Mother shares boy's severe reaction to scorpion sting to raise a - Tucson News Now

Mother shares boy's severe reaction to scorpion sting to raise awareness

Jericho Lewis had a severe reaction to two scorpion stings. (Source: 3TV/CBS 5) Jericho Lewis had a severe reaction to two scorpion stings. (Source: 3TV/CBS 5)
His mother and grandmother might never have known what was the cause of the boy's discomfort had they not found a bark scorpion still crawling on him. (Source: 3TV/CBS 5) His mother and grandmother might never have known what was the cause of the boy's discomfort had they not found a bark scorpion still crawling on him. (Source: 3TV/CBS 5)
Bark scorpions are one of the most common species in Arizona, and the most venomous. (Source: 3TV/CBS 5) Bark scorpions are one of the most common species in Arizona, and the most venomous. (Source: 3TV/CBS 5)
Three days later, Jericho is as happy and talkative as ever. (Source: 3TV/CBS 5) Three days later, Jericho is as happy and talkative as ever. (Source: 3TV/CBS 5)
BUCKEYE, AZ (3TV/CBS 5) -

It's heating up outside, and with that comes more creepy crawlies. Scorpion stings increase in the summer months.

We know to watch out for them, but do you know what it looks like when a young child is suffering from a scorpion sting? It happened to a Buckeye boy recently.  

At 10 months old, Jericho Lewis has a lot to say.

But his mother Kelsie Lewis was the one at a loss for words when he started showing strange symptoms last Saturday.

"Once the symptoms set in, it happened so fast," said Lewis.

[RELATED: Valley baby stung by scorpion prompts mother to take precautions]

The boy's grandmother documented his reaction on her cellphone.

To some, it might look like a child having a tantrum. But he was actually suffering from a severe reaction from a scorpion sting.

Lewis says he had all the signs, red face, trouble breathing, darting eyes and tongue, vomiting. Scorpion stings are painful and can be deadly for small children.

"It's like a whole-body spasm because it attacks their neurological system," said Lewis.

Jericho had been stung twice, on his wrist and thigh. The sting itself showed very little redness or swelling. They might never have known what was the cause of the boy's discomfort had they not found a bark scorpion still crawling on the boy.

Bark scorpions are one of the most common species in Arizona, and the most venomous.

Jericho's family called 911. He was driven to Phoenix Children's Hospital. It took two vials of antivenom to reverse the symptoms.

“There's really nothing you can do to console them at that point. It's just waiting," she said.  

Three days later, Jericho is as happy and talkative as ever.

[RELATED: Scorpions are out: Keep them out of your home]

His mother now wants all parents to see what happened to him so no one else's child has to go through the same.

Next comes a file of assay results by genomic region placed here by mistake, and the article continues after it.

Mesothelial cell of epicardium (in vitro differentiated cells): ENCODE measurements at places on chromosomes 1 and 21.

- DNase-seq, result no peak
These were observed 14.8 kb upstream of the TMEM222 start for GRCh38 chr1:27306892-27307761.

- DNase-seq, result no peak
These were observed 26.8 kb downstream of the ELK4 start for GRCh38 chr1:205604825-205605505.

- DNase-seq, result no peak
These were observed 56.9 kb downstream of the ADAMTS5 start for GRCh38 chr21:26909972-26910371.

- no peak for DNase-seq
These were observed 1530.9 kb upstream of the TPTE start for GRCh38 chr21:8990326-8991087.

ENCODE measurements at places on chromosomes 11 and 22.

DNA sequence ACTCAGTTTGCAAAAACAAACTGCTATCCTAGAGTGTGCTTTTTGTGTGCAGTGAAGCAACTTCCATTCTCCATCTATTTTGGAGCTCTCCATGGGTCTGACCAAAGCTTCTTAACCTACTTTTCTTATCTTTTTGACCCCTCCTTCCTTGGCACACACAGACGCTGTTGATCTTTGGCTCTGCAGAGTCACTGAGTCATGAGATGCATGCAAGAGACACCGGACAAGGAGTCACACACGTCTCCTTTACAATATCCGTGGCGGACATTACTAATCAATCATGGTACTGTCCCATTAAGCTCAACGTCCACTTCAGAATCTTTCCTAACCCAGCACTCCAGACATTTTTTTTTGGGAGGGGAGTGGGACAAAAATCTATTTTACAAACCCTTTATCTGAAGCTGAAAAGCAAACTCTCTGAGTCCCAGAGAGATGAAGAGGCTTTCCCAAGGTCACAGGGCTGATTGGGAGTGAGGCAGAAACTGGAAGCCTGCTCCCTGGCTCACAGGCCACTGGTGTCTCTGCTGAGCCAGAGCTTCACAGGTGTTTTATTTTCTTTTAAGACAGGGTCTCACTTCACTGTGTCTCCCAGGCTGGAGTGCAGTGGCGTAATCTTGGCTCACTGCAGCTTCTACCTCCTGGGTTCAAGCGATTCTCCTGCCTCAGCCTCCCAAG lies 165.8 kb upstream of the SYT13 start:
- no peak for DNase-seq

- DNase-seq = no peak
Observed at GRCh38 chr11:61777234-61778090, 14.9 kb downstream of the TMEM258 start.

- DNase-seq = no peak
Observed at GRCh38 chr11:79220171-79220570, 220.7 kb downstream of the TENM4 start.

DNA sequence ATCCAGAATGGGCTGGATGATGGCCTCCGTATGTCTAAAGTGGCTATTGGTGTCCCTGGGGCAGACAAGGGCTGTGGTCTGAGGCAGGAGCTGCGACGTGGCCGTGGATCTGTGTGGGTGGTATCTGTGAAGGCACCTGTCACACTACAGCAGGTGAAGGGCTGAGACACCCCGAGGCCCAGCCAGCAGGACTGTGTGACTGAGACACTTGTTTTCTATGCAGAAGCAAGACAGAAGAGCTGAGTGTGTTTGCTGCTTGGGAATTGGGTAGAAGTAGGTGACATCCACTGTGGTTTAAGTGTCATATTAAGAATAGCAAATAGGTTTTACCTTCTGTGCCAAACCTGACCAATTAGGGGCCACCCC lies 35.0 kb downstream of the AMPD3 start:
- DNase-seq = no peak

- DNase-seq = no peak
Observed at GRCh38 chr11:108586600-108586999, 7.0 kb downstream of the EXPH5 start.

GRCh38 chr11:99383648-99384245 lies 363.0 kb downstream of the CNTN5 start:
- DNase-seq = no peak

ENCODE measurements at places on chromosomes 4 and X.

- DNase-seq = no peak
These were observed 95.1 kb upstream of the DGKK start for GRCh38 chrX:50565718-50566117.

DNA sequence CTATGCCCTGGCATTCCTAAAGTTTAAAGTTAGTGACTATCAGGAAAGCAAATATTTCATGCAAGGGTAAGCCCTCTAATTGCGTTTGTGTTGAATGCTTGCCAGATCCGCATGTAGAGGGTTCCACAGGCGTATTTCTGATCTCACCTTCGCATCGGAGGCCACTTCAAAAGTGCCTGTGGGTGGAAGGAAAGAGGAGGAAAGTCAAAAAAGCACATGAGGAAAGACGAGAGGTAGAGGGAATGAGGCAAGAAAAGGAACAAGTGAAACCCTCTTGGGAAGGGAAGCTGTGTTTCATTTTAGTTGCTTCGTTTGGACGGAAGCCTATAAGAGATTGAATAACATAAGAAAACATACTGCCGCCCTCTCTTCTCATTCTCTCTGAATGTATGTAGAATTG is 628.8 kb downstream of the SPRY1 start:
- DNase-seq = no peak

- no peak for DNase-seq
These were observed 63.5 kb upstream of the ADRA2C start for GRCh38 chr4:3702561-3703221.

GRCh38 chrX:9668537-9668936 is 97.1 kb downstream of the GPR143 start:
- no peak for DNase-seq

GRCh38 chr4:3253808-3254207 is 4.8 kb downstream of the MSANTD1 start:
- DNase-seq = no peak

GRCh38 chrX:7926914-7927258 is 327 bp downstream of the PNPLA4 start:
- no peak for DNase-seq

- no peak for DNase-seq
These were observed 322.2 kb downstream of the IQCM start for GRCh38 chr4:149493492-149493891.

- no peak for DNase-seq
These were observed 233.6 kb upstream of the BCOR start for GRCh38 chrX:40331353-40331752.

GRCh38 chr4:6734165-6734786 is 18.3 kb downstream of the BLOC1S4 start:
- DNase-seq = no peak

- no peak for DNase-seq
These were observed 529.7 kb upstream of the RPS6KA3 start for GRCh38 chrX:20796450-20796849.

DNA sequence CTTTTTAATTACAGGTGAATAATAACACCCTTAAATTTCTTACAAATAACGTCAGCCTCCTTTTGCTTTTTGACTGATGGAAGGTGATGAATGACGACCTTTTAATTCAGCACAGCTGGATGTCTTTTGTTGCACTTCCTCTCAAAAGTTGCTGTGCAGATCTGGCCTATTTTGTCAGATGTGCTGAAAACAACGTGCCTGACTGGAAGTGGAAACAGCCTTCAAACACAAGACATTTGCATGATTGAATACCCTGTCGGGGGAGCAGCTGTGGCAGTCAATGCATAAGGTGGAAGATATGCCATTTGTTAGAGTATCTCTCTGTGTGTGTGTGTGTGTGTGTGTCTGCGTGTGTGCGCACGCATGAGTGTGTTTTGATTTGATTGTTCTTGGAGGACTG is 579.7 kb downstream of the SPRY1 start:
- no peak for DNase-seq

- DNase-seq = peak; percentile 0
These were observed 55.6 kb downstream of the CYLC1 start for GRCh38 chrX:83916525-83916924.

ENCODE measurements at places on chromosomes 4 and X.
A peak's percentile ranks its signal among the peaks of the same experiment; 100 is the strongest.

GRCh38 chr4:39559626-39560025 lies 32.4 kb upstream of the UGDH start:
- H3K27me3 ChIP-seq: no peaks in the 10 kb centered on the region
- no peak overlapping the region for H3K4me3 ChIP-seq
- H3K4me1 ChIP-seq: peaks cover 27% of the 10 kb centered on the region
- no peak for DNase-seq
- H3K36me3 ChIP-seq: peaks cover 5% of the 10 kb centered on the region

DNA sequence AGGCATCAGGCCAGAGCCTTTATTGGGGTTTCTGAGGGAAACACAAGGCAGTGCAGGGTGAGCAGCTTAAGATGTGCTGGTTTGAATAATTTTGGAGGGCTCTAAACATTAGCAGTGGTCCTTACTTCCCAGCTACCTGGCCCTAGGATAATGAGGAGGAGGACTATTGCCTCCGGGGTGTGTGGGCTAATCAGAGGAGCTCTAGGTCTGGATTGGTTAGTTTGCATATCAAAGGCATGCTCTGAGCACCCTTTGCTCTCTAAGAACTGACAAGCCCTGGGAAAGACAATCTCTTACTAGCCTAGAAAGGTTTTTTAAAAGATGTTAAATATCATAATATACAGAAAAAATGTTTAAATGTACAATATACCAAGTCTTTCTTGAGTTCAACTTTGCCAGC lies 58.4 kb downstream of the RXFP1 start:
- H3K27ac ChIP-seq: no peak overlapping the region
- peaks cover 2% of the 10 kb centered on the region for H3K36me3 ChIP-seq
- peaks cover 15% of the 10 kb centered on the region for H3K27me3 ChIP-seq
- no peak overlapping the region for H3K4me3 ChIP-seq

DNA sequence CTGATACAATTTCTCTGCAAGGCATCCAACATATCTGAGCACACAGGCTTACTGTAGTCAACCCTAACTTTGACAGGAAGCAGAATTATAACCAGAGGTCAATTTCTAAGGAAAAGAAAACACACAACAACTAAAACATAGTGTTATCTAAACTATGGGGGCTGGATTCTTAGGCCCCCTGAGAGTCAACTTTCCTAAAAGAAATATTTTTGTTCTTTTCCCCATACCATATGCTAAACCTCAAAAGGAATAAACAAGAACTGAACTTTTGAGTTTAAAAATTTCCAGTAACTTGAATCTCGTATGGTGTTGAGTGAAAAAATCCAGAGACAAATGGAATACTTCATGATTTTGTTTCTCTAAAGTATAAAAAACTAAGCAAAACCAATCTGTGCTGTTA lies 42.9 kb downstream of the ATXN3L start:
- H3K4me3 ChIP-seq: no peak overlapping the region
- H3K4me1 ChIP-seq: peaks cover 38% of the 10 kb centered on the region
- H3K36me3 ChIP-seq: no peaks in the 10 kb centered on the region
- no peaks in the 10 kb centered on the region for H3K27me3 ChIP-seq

"I know that you watch out for them. They're dangerous. If they're stung you might want to call poison control. But you don't know that it can have that effect on their little bodies," said Lewis. "I just want people to know what it looks like."

If you’ve been stung, you can put ice on the area to bring down the swelling and take an antihistamine to ease inflammation and itching. Then call the Arizona Poison Control center at 1-800-222-1222 to determine if you need to go to the hospital.

There are ways to avoid getting stung in the first place:

  • Wear shoes, especially at night.
  • Put on gloves when you work in the yard, lift rocks and logs or collect firewood.
  • When you camp, don't sleep on the bare ground.
  • Shake out your shoes before you put them on, especially if you've left them outside or in a basement or garage.

Copyright 2017 KPHO/KTVK (KPHO Broadcasting Corporation). All rights reserved.


Lauren ReimerLauren Reimer joined the 3TV/CBS 5 family in June 2016. She is originally from Racine, WI but is no stranger to our heat.

Click to learn more about Lauren.

Lauren Reimer

She previously worked for KVOA in Tucson, covering topics that matter to Arizonans including the monsoon, wildfires and border issues. During the child migrant crisis of 2014, Reimer was one of only a handful of journalists given access to the U.S. Customs and Border Protection detention facility in Nogales, where hundreds of unaccompanied children were being held after crossing into the U.S. from Central America. Before that, Reimer worked at WREX in Rockford, IL. Lauren is a graduate of the University of Wisconsin - Milwaukee and still visits home often. When not chasing news stories, Reimer loves to explore, enjoying everything from trying new adventurous foods to visiting state and national parks or local places of historical significance.

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